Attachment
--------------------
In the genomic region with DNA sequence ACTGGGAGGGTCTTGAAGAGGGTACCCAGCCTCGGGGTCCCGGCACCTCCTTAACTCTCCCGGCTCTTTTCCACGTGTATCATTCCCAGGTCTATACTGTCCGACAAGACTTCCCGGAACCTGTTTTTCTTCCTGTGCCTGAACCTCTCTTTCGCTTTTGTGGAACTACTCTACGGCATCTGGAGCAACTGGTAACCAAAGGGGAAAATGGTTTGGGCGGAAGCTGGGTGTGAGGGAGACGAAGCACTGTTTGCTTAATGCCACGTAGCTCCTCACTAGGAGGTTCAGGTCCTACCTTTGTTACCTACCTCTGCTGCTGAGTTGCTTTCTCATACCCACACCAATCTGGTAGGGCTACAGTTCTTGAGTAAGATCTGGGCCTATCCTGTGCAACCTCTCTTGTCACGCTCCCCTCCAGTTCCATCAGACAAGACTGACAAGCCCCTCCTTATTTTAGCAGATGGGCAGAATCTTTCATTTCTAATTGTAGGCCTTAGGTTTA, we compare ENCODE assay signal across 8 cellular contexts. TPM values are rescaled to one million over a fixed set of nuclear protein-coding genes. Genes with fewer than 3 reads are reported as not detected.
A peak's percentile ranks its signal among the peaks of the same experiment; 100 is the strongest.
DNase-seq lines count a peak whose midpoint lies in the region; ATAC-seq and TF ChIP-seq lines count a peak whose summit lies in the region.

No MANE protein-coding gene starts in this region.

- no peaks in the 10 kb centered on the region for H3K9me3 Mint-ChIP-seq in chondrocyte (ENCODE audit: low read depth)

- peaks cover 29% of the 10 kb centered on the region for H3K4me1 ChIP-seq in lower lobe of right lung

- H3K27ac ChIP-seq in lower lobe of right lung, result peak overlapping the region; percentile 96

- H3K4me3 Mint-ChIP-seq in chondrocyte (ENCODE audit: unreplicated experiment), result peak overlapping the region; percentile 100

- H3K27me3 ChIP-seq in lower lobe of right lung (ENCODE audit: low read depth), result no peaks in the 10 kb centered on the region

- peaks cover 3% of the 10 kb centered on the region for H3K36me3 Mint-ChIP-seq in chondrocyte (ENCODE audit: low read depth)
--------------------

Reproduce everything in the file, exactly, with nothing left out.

In the genomic region with DNA sequence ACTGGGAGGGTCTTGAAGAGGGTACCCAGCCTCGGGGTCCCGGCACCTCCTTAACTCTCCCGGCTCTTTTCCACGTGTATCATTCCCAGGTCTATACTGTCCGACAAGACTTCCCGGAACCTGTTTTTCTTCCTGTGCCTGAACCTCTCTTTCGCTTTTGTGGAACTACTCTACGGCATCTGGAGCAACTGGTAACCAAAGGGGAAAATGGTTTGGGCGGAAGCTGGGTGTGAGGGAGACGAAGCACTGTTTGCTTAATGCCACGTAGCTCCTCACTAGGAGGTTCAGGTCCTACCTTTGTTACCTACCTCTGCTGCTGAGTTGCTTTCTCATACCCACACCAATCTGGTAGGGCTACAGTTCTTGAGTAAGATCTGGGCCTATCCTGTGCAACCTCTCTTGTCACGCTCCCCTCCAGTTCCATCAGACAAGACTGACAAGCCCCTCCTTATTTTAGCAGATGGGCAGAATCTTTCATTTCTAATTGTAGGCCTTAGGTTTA, we compare ENCODE assay signal across 8 cellular contexts. TPM values are rescaled to one million over a fixed set of nuclear protein-coding genes. Genes with fewer than 3 reads are reported as not detected.
A peak's percentile ranks its signal among the peaks of the same experiment; 100 is the strongest.
DNase-seq lines count a peak whose midpoint lies in the region; ATAC-seq and TF ChIP-seq lines count a peak whose summit lies in the region.

No MANE protein-coding gene starts in this region.

- no peaks in the 10 kb centered on the region for H3K9me3 Mint-ChIP-seq in chondrocyte (ENCODE audit: low read depth)

- peaks cover 29% of the 10 kb centered on the region for H3K4me1 ChIP-seq in lower lobe of right lung

- H3K27ac ChIP-seq in lower lobe of right lung, result peak overlapping the region; percentile 96

- H3K4me3 Mint-ChIP-seq in chondrocyte (ENCODE audit: unreplicated experiment), result peak overlapping the region; percentile 100

- H3K27me3 ChIP-seq in lower lobe of right lung (ENCODE audit: low read depth), result no peaks in the 10 kb centered on the region

- peaks cover 3% of the 10 kb centered on the region for H3K36me3 Mint-ChIP-seq in chondrocyte (ENCODE audit: low read depth)